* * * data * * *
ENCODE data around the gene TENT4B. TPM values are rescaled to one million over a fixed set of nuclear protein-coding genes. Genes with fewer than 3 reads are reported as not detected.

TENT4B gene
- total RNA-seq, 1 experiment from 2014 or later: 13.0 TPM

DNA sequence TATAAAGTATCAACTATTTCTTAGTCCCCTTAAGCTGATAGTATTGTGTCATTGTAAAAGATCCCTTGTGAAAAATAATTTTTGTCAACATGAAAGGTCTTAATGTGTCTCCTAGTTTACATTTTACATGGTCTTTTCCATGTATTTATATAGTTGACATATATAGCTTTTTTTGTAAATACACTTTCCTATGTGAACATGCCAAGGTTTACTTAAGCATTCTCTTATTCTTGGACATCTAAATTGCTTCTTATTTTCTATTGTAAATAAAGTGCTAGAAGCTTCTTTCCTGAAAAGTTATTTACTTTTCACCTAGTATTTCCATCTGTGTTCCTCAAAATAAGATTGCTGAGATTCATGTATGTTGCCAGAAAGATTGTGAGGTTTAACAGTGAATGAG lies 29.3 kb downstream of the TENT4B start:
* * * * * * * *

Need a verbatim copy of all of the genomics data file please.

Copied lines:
ENCODE data around the gene TENT4B. TPM values are rescaled to one million over a fixed set of nuclear protein-coding genes. Genes with fewer than 3 reads are reported as not detected.

TENT4B gene
- total RNA-seq, 1 experiment from 2014 or later: 13.0 TPM

DNA sequence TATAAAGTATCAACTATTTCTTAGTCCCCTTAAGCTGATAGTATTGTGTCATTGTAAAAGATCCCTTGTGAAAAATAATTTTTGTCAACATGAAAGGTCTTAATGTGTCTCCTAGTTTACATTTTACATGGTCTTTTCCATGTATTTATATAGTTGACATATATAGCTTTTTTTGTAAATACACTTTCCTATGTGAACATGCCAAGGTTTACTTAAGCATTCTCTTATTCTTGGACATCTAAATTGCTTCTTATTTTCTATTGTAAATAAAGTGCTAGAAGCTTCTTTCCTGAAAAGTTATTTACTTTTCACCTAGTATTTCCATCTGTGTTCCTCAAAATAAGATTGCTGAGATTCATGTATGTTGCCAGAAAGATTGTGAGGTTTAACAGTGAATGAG lies 29.3 kb downstream of the TENT4B start: